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Officer’s actions help save suicidal man

by BEAUX WHITE EAGLE
Staff Writer | September 23, 2022 1:00 AM

SANDPOINT — As the man held onto the pier, a makeshift noose around his neck, Sandpoint Police Officer Kale White approached and began talking to the distraught man.

For over 30 minutes, White talked to the man, working to build a rapport to try and coax him off the pillar behind the Panida Theater and onto a nearby dock lining Sand Creek.

The man kept asking White and other first responders to leave so he could “kill himself in peace.” However, while White was unable to convince him to remove the neck, he was able to persuade him to sit on the dock.

White didn’t give up, continuing to talk with the man and building enough of a connection that he was able to get close enough to grab the man’s legs and support his weight, preventing him from jumping and hanging himself. White continued to hold the man up while other officers were able to cut the noose away.

Wednesday, the Sandpoint City Council honored White for his actions and presented him two awards for his role in helping save the man’s life. The first award comes as an achievement of hard work, training hours, and meeting specific requirements. The second award comes from the council for his courageous actions.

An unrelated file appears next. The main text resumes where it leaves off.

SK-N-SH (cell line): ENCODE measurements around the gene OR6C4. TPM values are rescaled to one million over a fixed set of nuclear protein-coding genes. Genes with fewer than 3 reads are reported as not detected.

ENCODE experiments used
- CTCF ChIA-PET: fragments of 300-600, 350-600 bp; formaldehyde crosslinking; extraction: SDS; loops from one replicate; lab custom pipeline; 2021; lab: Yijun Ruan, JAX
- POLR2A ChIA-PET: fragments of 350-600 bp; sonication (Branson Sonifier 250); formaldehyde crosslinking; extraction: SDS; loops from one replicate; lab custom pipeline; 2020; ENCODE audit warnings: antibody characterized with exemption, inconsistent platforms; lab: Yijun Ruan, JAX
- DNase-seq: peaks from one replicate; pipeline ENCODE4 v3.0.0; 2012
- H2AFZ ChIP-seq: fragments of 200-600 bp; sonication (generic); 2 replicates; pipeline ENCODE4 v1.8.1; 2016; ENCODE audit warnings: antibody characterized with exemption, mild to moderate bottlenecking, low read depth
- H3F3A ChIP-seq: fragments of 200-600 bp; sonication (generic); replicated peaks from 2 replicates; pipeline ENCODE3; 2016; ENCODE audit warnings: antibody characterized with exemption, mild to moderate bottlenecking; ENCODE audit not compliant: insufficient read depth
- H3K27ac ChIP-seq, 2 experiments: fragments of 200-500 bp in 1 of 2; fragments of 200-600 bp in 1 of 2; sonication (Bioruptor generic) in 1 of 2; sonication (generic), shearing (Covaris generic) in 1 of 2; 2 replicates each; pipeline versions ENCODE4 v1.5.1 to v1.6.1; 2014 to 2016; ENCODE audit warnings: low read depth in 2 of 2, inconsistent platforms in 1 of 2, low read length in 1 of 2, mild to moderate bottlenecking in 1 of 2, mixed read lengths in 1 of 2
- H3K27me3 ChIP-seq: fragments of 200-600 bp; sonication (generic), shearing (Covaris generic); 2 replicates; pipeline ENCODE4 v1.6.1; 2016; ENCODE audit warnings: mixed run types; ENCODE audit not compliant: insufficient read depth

For his completion of 800 training hours, his bachelor's degree, and his tenure of six years active and time in reserves with the department, White received an Advanced Post Certificate. Presented by Lt. Stephen Chamberlain, the award is one of four that a patrol officer can achieve and is the highest.

“[White] has shown that it's not just a piece of paper. He's done more; he's taken on leadership roles as a field training officer. He also is a breath testing specialist,” Chamberlain said.

In addition, White received a commendation and award of honor from the Sandpoint City Council for his actions in the early morning hours on Sept. 16 that led to the man’s rescue.

Sandpoint Police Chief Corey Coon said he appreciated White’s actions and noted that everyone in his department would do the exact same thing.

“I truly appreciate Officer White,” Coon said. “But we have 25 other guys in the same situation, I know that he would say the same thing. Anybody else, any one of our officers in that same situation would have on that same mantle and done those exact same things.”

However, in this instance, it was White called upon to act, Coon said.

“So this time, it was his calling,” Coon told the council. “It was his time to act and I appreciate his willingness to put himself in harm's way and respond to those calls.”

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